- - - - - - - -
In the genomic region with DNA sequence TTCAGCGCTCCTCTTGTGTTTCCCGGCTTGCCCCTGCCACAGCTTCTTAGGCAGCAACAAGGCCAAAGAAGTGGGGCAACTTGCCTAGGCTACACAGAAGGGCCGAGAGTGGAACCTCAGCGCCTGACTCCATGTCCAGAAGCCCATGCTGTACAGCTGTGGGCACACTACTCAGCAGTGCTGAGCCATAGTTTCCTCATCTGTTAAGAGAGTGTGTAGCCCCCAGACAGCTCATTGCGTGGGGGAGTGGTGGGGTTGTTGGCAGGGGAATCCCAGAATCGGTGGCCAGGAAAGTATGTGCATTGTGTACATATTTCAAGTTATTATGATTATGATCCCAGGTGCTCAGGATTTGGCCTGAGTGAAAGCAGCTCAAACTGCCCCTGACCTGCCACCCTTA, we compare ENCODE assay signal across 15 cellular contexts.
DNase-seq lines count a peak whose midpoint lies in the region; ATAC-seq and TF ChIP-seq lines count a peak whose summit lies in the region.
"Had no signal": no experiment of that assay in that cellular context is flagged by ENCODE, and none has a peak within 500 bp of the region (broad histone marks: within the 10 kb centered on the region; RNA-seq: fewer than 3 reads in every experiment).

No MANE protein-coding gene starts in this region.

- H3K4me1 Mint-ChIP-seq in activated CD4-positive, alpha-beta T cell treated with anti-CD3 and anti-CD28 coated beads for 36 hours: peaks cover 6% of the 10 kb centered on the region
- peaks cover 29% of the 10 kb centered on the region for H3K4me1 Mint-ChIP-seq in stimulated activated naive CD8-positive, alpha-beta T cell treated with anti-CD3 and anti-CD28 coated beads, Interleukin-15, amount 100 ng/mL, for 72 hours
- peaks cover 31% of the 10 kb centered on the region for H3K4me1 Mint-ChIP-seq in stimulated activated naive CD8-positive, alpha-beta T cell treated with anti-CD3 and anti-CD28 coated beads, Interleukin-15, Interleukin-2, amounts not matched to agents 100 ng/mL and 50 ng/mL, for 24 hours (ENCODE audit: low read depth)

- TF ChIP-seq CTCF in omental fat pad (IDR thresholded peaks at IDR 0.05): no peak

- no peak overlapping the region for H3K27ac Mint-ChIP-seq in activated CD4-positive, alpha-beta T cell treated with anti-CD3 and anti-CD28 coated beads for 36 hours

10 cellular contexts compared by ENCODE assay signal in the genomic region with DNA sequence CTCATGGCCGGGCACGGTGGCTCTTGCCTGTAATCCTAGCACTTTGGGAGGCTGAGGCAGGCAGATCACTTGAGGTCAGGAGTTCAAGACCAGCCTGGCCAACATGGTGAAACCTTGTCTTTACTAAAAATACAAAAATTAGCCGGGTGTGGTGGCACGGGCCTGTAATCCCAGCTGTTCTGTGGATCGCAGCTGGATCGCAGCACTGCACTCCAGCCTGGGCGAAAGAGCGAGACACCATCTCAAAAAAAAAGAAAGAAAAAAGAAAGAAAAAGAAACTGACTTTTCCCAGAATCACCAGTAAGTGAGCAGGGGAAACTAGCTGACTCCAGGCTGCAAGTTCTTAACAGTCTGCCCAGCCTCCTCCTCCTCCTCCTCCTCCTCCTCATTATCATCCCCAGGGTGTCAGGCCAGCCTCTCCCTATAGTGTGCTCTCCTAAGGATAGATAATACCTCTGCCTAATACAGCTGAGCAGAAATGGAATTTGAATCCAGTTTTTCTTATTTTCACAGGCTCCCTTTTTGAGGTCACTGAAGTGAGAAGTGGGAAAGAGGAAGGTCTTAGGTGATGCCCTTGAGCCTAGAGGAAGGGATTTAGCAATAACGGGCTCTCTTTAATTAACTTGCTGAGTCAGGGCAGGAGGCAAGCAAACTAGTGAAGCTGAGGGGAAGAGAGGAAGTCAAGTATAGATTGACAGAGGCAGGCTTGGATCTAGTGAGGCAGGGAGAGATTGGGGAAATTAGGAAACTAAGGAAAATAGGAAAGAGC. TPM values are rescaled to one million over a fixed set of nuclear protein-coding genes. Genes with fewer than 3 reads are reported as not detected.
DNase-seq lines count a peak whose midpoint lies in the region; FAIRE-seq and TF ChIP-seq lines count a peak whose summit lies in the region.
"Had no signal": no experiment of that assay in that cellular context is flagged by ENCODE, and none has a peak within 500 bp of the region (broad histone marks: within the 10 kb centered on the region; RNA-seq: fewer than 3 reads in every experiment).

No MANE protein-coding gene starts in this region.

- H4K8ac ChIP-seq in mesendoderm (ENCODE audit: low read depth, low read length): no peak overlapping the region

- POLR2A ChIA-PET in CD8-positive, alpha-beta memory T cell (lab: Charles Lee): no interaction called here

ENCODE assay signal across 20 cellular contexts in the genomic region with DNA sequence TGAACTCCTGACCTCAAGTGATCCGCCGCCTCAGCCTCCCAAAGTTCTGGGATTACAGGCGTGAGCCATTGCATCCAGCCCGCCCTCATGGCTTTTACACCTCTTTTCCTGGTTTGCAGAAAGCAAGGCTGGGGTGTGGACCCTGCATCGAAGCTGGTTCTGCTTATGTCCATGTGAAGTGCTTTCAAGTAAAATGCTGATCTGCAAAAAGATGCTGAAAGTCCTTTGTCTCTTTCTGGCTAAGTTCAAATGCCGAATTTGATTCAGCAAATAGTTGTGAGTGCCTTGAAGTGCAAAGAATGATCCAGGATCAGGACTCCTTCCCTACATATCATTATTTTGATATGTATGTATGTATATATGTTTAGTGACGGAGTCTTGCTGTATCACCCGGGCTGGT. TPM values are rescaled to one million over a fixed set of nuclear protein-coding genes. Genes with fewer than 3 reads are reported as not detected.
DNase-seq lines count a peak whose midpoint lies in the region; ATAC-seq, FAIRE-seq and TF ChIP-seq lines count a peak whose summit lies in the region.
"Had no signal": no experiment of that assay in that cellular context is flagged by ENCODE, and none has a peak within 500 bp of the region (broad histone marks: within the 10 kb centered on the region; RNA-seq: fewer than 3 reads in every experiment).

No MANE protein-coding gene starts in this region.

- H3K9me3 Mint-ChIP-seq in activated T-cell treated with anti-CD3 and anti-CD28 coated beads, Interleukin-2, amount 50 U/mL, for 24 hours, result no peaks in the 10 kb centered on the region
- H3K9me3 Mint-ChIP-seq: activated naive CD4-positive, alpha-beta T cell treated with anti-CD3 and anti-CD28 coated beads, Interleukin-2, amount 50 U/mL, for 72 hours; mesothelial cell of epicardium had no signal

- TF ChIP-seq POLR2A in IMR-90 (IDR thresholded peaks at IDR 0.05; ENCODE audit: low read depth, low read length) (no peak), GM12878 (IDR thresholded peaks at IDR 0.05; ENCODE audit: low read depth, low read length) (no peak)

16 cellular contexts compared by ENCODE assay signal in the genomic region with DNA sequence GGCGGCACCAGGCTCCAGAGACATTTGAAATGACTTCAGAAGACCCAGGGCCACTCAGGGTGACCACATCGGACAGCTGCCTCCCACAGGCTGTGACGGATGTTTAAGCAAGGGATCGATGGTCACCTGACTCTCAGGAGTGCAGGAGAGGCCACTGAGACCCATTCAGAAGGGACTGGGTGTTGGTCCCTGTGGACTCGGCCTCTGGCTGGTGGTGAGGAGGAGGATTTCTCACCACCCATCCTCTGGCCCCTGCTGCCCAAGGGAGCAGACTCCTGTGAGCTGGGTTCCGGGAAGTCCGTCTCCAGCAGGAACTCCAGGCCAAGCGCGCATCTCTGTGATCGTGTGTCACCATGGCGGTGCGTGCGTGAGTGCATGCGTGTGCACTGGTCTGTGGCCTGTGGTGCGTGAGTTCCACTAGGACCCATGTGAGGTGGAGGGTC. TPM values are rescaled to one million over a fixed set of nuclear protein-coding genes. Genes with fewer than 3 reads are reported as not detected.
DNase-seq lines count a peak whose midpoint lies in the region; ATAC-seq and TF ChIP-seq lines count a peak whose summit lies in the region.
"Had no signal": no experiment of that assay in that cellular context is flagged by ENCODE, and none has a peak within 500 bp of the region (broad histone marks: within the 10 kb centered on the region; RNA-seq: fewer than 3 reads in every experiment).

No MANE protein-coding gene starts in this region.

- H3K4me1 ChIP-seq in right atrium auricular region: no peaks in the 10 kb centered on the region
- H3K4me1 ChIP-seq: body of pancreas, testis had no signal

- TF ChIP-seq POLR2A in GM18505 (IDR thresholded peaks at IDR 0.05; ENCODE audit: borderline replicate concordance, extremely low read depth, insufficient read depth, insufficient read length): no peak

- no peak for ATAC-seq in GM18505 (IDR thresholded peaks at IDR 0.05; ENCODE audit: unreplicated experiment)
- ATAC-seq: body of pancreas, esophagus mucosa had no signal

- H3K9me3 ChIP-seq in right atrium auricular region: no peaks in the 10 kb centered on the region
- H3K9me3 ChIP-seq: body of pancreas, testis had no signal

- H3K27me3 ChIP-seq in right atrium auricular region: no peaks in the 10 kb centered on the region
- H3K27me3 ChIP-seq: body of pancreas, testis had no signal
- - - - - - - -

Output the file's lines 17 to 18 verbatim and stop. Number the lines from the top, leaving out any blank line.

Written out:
DNase-seq lines count a peak whose midpoint lies in the region; ATAC-seq, FAIRE-seq and TF ChIP-seq lines count a peak whose summit lies in the region.
"Had no signal": no experiment of that assay in that cellular context is flagged by ENCODE, and none has a peak within 500 bp of the region (broad histone marks: within the 10 kb centered on the region; RNA-seq: fewer than 3 reads in every experiment).